[gclist] Finalization and death notices

rog@vitanuova.com rog@vitanuova.com
Wed, 10 Oct 2001 14:13:09 +0100

no, Limbo (the language) provides no form of implicit object
finalisation at all.  it does however require every potentially cyclic
pointer to be labelled as such (i.e.  the compiler helps to ensure
that you know when objects will go away immediately and when they
might linger)

behind the scenes, at the implementation level (in C), synchronous
destructors are provided; Inferno (the OS) uses these to ensure that
some OS-level resources are freed when their corresponding Limbo
handles are freed.  the modules responsible are written carefully to
ensure that no locks are held when pointers are manipulated.

file descriptors and bitmaps (potentially on a remote display device)
are probably the two most important ways this is used.

interestingly, the former can actually be used to implement "death
notices" in Limbo (although the cost is one process and two file
descriptors for each object!).  Inferno provides unix-style pipes;
when one end is closed, a process reading at the other gets EOF.

although i've sometimes had a slight yearning for user-level
destructors in Limbo, i've always been able to get away quite easily
without them.

i think this is partly due to the design of the language, which
doesn't support inheritance.  this means that every object
encapsulates, and is directly responsible for, all the objects that it
uses to implement itself.  this has several knock-on effects:

	o the scope and interdependency of different modules tends to
	be narrow, i think mostly because the lack of inheritance
	means that each interface is built from scratch to express its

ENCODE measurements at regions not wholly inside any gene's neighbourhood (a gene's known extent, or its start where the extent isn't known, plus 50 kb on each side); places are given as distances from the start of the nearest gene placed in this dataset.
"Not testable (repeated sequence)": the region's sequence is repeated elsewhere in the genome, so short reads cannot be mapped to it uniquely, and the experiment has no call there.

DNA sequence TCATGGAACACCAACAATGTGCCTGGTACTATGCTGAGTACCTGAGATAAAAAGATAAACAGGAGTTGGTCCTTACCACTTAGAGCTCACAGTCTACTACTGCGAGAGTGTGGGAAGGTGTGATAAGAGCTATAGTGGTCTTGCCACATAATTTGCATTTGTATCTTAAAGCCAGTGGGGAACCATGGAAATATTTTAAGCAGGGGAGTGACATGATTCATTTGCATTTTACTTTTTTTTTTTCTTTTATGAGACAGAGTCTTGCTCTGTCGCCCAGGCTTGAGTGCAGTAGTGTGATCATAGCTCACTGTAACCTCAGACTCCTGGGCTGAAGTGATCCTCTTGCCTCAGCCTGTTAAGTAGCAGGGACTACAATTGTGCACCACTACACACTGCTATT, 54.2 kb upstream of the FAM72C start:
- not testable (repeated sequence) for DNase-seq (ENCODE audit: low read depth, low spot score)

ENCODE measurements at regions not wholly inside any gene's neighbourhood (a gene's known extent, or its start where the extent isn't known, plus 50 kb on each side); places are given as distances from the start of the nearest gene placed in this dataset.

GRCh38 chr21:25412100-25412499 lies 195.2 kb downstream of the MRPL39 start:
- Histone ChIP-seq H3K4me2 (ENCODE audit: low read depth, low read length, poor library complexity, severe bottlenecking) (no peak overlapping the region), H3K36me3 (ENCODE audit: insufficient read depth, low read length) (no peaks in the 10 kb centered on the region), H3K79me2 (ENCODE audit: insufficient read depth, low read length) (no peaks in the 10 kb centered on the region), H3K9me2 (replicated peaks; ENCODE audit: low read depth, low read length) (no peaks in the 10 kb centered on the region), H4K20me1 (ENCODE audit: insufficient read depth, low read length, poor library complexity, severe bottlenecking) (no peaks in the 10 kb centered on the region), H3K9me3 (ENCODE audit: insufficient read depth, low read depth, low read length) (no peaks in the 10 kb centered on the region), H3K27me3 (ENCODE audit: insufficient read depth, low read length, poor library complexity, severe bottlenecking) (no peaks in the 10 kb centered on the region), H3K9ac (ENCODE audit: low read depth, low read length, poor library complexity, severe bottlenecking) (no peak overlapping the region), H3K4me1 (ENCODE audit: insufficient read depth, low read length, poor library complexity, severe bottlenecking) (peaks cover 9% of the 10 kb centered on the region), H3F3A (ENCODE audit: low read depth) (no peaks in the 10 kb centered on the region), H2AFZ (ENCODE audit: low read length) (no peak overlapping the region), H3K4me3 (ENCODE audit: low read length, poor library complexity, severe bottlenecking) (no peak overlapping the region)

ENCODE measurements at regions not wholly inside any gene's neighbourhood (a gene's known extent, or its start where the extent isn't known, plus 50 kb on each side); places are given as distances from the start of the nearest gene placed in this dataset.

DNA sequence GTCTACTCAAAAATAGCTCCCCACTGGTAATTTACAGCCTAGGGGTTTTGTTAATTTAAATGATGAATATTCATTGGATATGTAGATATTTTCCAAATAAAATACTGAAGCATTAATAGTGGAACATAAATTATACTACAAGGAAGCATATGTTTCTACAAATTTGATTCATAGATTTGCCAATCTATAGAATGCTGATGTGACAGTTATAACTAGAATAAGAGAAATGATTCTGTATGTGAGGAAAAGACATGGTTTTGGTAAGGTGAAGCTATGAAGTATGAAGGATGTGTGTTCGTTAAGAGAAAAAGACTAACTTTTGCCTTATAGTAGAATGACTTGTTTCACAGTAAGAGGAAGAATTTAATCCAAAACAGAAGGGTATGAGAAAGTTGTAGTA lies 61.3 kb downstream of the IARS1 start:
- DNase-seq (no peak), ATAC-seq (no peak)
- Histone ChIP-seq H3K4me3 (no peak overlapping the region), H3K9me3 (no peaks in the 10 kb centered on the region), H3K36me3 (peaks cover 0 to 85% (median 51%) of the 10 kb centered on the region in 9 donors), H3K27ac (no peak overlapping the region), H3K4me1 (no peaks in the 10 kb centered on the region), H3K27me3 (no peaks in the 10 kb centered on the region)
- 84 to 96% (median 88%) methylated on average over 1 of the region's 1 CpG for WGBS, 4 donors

operations in the nicest way possible, rather than trying to
	massage some existing interface to accomplish the same task.

	o the above means that objects are not passed around
	willy-nilly by the system masquerading as other object types;
	they are used by code that knows that kind of object, and the
	requirements of that object's API, which makes it much easier
	to conform to those requirements.

	o it also means that it's usually much easier to verify that
	object requirements are met, because they're used in a
	controlled way inside a module that cannot have its invariants
	suddenly changed by another module coming along and
	subclassing it.

the other reason why finalisers are rarely needed in Limbo under
Inferno is that Inferno provides another programming abstraction: the
namespace.  this acts as a kind of loose (and potentially cross
network) coupling between programs, and makes explicit provision for
knowing what clients are around, when they leave, etc, making it easy
to clean up resources appropriately.  it's a heavier weight
abstraction, but that just means that one must think in terms of more
substantial primitives, which is perhaps no bad thing.  (to borrow an
electronics analogy from Brad Cox, perhaps this is board-level
abstraction rather than chip-level abstraction...)

i'm sorry, i've rambled for too long, but i think my point comes down
to this:

the necessity for finalisers is a function of programming style as
much as anything else, and programming style is intimately related to
the primitives and combining operators provided by the
language/environment.  Limbo programs survive very happily without
implicit finalisers; i think Hans is probably right when he says that
they are occasionally essential under other languages.